In the September 9, 2012 early online edition of Nature, scientists with The Cancer Genome Atlas (TCGA) report that they have characterized the lung squamous cell carcinoma genome.
Squamous cell carcinoma is the second most common form of lung cancer, a disease that kills more Americans than any other type of cancer.
The national team of scientists examined tumor samples from 178 patients with untreated lung squamous cell carcinoma and completed genetic analysis of the tumors, work that paves the way for developing better, more targeted therapies to treat the cancer.
Neil Hayes, MD, MPH, a UNC investigator with TCGA, explains, "The work confirms the prevalence of commonly known cancer genes such as p53 and p16 in LSCC: alteration of p53 in patients is approaching 100 percent while 70-80 percent of patients have clear alterations of p16. Our report documents a long list of mutations that could be targeted therapeutically, some even now with drugs currently available or in clinical trials."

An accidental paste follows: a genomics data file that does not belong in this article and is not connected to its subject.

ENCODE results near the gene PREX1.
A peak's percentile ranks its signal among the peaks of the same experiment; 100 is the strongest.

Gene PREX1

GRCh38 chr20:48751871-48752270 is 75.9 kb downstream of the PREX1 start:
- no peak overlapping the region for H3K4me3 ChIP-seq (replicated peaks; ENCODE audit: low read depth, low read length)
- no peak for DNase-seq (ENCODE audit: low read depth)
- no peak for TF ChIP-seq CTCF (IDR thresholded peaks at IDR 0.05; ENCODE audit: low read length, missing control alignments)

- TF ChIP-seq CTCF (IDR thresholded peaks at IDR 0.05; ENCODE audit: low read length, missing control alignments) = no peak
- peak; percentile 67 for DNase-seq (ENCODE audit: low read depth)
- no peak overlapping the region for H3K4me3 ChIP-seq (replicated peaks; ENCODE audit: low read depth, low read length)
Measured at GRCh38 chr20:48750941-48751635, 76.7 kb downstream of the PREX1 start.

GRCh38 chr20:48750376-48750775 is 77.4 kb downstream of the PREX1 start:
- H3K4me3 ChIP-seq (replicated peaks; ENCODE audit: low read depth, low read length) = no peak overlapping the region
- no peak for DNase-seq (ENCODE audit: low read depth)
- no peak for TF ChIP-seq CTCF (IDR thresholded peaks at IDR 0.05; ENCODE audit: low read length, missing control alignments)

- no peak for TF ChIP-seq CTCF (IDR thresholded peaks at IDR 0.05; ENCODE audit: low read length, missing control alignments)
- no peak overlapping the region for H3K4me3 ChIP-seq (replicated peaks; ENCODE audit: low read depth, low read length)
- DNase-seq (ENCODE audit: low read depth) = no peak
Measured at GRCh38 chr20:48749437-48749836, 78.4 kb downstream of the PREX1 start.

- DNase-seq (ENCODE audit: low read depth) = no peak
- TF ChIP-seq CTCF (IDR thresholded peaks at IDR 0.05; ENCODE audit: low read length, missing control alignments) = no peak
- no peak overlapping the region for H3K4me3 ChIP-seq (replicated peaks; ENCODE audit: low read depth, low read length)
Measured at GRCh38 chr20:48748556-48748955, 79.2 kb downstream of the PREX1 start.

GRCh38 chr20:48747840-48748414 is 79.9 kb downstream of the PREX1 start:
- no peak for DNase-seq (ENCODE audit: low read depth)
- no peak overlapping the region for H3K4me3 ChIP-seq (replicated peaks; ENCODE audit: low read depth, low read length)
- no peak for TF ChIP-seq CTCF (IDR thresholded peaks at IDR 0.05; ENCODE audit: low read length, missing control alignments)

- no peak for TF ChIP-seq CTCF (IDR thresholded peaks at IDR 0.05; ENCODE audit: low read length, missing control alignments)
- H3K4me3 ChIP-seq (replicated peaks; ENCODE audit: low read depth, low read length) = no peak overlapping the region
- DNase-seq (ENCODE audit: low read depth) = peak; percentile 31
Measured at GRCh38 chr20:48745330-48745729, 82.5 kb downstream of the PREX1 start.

Dr. Hayes served as co-chair of the manuscript writing committee for the paper. With Matthew Wilkerson, PhD, he served as genomic analysis leader and mRNA sequence analysis. Dr. Hayes is an associate professor of medicine.
He says, "UNC scientists generated all of the microarray and sequencing data on RNA and provided technical expertise in analyzing it. Analyzing gene expression data is very challenging, and UNC brought a large number of collaborators in computer science, statistics, and genetics to help.
"We and all TCGA scientists worked closely together on all aspects of this work," he explains. "Participating institutions provided high-quality tumor samples for the analysis. The study required a wide range of technical expertise to perform all the assays, and no one center could have done it all. "